We started pelting brickbats at the police around 10 AM. By the way, there were plenty of bricks on the ground as the fourth floor of the Arts Building was being constructed at that time. We just had to break the bricks into four/five pieces to make deadly missiles for the police, who were soon joined by EPR or East Pakistan Rifles (border security force) troops. The police threw hundreds of teargas shells at us, and we were fast enough to pick them up before they exploded and threw them back to the police. Most shells exploded and gave us a terrible burning sensation to our eyes. We kept buckets of water handy and wiped our eyes with soaked handkerchiefs and cloth. Some female students also joined us, and soothed our burning eyes with soaked pieces of cloth. The police also brought a monstrous red riot van which jetted out boiling hot water at us, which was quite painful. Our battle continued well-beyond 1 PM. Around 2 PM, we re-assembled in front of the Arts Building and on the mall between the Registrar’s Office and the Arts Building after lunch.
Meanwhile, several Student League supporters had also joined us. And, we had a pleasant surprise! There were no more tear gas shelling from the police. They must have run out of shells! This made us more determined to fight more than a company of police and EPR troops. We went out of the Arts Building premises with hundreds of brickbats, hockey sticks, and rods. Several among us were seriously injured. I still remember their blood-soaked faces and bodies. Late Badiul Alam of NSF (who later became a brave freedom fighter of the Crack Platoon of Dhaka City, captured and tortured to death by Pakistan Army in 1971) and Khabir of the Student Union (Menon Group) and scores of us were injured but remained undaunted. Thanks to our irresistible pressure, constant swearing at the police and EPR, eventually around 30 EPR troops started chasing us with rifles affixed with bayonets to the Jinnah Hall. And, several students were arrested from their rooms. Sadrul Amin (another NSF member) – who later became a Professor and Dean of Arts at Dhaka University – was picked up by the EPR and was severely beaten up in custody. Many of us, including myself, took shelter on the rooftop water tank, and in the mosque and kitchen of Jinnah Hall.
The fall-out of the EPR raid stirred up not only the entire Dhaka University – teachers and students across the board became furious at the Government – but the whole Province. Interestingly, several pro-Government, Convention Muslim League Members of the Provincial Assembly (MPAs) vehemently criticised Governor Monem Khan for indiscriminate use of tear gas, and police and EPR excesses in the Campus. So much so, that the “pro-Government” Vice Chancellor MO Ghani vehemently condemned the EPR raid on Jinnah Hall without his knowledge and permission. I still remember the language of his bold and brave statement to the press, which came out in all dailies published from Dhaka. “Unthinkable and Unimaginable” was the caption of the bold press release by the Vice Chancellor, as it appeared in the Pakistan Observer on 19th January.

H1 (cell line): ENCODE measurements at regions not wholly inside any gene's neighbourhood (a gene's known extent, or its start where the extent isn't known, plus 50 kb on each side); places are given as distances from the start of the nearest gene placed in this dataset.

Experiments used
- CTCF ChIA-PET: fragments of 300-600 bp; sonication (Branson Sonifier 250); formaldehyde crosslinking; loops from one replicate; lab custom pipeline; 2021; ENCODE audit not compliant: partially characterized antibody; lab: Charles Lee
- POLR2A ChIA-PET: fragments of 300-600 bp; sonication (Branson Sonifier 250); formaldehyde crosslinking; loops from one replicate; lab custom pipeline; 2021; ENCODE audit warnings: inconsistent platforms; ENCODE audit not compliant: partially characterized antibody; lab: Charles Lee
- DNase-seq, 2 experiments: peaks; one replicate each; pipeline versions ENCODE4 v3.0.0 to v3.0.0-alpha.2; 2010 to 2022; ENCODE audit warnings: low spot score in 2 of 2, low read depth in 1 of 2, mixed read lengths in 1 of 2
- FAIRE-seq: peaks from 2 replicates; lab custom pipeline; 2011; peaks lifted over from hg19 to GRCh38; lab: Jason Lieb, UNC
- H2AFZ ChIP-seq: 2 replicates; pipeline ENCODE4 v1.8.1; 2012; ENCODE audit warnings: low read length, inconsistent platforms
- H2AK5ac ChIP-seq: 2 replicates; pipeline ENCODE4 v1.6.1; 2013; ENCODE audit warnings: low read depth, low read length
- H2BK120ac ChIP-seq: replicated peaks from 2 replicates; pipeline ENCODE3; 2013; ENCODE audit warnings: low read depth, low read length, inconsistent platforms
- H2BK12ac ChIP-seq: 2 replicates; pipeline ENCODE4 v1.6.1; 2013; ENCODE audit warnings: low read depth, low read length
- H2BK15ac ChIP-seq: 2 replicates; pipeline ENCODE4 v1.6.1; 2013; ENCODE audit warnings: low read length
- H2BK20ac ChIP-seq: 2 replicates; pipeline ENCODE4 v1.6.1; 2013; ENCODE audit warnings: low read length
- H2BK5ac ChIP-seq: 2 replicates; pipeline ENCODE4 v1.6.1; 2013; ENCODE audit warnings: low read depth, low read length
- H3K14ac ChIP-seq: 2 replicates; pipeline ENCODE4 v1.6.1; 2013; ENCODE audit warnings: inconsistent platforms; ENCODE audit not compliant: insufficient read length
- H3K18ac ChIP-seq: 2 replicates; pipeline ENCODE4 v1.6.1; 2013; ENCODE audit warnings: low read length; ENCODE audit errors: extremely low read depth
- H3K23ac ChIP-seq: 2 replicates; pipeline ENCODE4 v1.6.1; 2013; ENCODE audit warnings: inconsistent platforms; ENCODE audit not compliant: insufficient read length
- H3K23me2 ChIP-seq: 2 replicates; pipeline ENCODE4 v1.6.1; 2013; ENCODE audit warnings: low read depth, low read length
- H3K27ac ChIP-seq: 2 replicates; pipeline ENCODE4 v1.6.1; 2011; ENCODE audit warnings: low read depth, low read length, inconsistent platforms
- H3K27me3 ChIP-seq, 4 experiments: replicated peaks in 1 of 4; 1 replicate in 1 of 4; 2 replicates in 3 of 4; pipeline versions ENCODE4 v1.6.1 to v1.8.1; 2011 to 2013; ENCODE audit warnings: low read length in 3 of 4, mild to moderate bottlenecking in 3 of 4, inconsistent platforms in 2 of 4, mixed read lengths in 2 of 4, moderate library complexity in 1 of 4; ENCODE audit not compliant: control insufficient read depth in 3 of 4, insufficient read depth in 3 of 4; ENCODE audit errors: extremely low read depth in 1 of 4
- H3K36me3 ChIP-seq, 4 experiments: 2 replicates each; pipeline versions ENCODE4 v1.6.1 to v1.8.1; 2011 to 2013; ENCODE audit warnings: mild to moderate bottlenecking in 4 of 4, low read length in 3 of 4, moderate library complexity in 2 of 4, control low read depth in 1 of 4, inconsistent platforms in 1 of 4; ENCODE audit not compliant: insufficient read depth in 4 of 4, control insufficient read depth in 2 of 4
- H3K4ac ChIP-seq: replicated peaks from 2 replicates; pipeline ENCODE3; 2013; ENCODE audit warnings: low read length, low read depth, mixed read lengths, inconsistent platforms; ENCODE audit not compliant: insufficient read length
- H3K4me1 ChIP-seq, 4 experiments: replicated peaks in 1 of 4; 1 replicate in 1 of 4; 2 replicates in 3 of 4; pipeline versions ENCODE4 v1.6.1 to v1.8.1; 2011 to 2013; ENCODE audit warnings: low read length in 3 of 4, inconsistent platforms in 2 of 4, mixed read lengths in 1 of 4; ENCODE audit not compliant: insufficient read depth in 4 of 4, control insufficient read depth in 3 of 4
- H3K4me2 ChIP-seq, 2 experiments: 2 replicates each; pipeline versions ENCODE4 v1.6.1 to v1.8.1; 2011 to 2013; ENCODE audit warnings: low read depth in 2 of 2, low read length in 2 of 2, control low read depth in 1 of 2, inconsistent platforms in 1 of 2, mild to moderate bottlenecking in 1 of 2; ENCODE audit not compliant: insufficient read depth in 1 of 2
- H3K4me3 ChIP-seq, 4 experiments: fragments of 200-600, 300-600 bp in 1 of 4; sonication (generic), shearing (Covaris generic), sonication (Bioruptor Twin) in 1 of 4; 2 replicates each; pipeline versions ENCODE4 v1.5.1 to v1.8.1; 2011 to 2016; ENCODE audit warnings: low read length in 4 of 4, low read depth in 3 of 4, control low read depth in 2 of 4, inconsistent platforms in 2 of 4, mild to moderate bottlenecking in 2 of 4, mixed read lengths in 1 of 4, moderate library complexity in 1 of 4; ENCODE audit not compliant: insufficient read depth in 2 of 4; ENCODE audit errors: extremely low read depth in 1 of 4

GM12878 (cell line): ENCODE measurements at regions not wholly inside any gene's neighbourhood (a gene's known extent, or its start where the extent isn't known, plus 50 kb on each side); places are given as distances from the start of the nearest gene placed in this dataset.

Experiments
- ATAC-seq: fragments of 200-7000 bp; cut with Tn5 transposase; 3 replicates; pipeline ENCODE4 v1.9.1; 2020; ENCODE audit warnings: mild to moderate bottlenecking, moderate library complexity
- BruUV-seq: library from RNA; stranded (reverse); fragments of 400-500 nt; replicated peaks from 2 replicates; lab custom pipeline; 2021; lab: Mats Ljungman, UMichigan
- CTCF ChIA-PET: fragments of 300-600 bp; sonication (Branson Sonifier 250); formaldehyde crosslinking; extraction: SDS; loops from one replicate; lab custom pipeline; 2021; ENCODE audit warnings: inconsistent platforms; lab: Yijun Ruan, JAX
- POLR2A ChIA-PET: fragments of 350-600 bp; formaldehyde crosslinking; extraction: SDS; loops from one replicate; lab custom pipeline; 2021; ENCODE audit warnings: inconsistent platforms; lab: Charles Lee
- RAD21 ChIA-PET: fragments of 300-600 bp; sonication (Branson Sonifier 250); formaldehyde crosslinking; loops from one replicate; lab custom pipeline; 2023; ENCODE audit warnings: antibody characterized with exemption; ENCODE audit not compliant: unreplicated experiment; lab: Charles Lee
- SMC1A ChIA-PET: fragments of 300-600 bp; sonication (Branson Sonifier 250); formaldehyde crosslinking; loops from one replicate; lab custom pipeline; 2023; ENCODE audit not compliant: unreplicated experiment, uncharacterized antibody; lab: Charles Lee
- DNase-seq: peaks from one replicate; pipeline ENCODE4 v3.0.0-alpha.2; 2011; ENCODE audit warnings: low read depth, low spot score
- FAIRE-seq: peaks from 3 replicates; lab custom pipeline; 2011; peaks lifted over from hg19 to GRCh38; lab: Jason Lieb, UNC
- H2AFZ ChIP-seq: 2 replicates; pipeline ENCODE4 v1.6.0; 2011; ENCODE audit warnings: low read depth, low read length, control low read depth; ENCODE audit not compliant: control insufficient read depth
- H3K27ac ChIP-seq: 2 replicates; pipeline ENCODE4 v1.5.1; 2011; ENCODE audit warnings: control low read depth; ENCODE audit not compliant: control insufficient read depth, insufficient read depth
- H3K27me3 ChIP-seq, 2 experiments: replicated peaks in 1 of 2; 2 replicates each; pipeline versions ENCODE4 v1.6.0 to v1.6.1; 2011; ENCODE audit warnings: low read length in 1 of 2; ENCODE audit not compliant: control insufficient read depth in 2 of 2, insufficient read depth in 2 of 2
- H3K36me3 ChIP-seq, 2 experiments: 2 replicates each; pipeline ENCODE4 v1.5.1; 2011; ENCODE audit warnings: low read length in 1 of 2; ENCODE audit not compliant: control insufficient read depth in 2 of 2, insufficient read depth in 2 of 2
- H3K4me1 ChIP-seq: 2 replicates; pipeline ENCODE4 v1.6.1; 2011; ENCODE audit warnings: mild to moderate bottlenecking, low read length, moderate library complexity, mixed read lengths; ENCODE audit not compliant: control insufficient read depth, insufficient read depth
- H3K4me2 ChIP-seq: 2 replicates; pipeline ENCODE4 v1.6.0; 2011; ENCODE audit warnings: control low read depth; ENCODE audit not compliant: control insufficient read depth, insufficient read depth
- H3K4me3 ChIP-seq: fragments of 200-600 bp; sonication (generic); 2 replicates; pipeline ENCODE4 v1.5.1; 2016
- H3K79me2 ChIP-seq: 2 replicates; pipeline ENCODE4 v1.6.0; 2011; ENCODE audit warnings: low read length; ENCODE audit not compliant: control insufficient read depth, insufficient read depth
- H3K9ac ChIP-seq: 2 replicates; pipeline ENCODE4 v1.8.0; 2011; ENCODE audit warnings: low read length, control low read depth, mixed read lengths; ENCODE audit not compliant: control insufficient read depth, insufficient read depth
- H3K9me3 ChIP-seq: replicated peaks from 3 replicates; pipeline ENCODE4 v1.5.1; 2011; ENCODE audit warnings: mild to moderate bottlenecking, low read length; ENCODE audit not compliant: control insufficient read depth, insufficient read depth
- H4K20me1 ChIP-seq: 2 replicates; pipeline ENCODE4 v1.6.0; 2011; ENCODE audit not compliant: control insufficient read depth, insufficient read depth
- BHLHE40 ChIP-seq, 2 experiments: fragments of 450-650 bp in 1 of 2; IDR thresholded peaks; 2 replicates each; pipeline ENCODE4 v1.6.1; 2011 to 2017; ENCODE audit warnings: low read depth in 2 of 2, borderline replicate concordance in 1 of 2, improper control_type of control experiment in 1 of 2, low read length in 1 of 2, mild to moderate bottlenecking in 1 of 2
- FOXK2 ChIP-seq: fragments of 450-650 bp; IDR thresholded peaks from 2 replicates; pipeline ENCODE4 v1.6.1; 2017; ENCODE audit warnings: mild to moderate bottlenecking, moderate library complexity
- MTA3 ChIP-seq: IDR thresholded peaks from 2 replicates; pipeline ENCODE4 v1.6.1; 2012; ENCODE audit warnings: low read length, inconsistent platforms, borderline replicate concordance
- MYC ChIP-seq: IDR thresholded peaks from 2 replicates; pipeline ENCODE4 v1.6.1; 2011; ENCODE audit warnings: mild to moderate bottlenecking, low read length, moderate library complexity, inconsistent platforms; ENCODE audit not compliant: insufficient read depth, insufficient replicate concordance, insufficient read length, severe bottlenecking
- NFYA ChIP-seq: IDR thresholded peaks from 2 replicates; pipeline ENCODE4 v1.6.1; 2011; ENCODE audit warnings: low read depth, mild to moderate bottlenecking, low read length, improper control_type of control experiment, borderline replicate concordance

Come day three, 19th January! The third day was very significant in the history of the 1969 Movement. As discussed above, since by late December of 1968, the NSF, the pro-Government student organisation had already been split into two, pro- and anti-Government groups; the former under Saifullah Chowdhury and Zamir Ali, and the latter under Mahbubul Haque Dolon, Nazim Kamran Chowdhury, Fakhrul Islam Munshi, Ibrahim Khalil et al, the showdown between the two groups became inevitable after the rebel group singlehandedly spearheaded a movement against the Ayub Regime on 17th January 1969. On the 19th, some pro-Government NSF hoodlums under the leadership of Nomani of Jagannath College, Kallu Gunda, and a few known notorious professional gangsters from Kalta Bazar and Laxmibazar in Old Dhaka (the knives on them being not totally hidden) came to an NSF meeting at the Mohsin Hall of Dhaka University, and abruptly disrupted the meeting by raising their voice, and literally grabbed Kamran Chowdhury and took him out of the room by pulling his yellowish corduroy jacket sleeve. Nomani was also using very offensive language. About a dozen of us who attended the meeting became helpless spectators. While we were still walking towards the main entrance along with Kamran Chowdhury and his would-be-abductors on the ground floor corridors of Mohsin Hall, late Naziur Rahman Monju (who later became the Mayor of Dhaka City and a minister of Ershad’s military government) came at the locked gate of the Hall and whispered to me that Student League stalwarts, including Khosru, Montu, and Mohiuddin (who later became Sheikh Mujib’s body guard), were ready to rescue Kamran Chowdhury. Nomani and his men got wind of what was happening, and abruptly left the place leaving Kamran Chowdhury unharmed at Mohsin Hall. This was the first and last attempt by pro-Government NSF to nip the Movement in the bud. However, soon after wards, the Government arrested the pro-Movement NSF chief Mahbubul Haque Dolon. And due to our pressure, the Government released him after a couple of weeks.